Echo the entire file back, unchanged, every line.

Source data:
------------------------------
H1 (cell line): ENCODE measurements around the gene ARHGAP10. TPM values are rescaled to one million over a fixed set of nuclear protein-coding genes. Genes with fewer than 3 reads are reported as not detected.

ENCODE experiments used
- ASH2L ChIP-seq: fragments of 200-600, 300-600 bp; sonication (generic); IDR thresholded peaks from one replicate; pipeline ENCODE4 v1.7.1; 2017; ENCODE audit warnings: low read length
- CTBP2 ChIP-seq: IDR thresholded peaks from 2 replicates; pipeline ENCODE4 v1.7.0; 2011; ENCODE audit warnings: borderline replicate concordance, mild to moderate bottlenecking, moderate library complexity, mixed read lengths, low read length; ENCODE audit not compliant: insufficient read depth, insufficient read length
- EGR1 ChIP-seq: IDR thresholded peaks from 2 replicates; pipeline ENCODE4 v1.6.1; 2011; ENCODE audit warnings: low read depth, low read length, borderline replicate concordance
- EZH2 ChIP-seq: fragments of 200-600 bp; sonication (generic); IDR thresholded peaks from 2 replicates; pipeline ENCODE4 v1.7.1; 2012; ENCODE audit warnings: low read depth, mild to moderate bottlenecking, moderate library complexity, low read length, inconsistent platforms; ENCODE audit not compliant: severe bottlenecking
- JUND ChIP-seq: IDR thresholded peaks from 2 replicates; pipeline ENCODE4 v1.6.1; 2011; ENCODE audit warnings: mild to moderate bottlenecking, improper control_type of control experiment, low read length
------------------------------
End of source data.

H1 (cell line): ENCODE measurements around the gene ARHGAP10. TPM values are rescaled to one million over a fixed set of nuclear protein-coding genes. Genes with fewer than 3 reads are reported as not detected.

ENCODE experiments used
- ASH2L ChIP-seq: fragments of 200-600, 300-600 bp; sonication (generic); IDR thresholded peaks from one replicate; pipeline ENCODE4 v1.7.1; 2017; ENCODE audit warnings: low read length
- CTBP2 ChIP-seq: IDR thresholded peaks from 2 replicates; pipeline ENCODE4 v1.7.0; 2011; ENCODE audit warnings: borderline replicate concordance, mild to moderate bottlenecking, moderate library complexity, mixed read lengths, low read length; ENCODE audit not compliant: insufficient read depth, insufficient read length
- EGR1 ChIP-seq: IDR thresholded peaks from 2 replicates; pipeline ENCODE4 v1.6.1; 2011; ENCODE audit warnings: low read depth, low read length, borderline replicate concordance
- EZH2 ChIP-seq: fragments of 200-600 bp; sonication (generic); IDR thresholded peaks from 2 replicates; pipeline ENCODE4 v1.7.1; 2012; ENCODE audit warnings: low read depth, mild to moderate bottlenecking, moderate library complexity, low read length, inconsistent platforms; ENCODE audit not compliant: severe bottlenecking
- JUND ChIP-seq: IDR thresholded peaks from 2 replicates; pipeline ENCODE4 v1.6.1; 2011; ENCODE audit warnings: mild to moderate bottlenecking, improper control_type of control experiment, low read length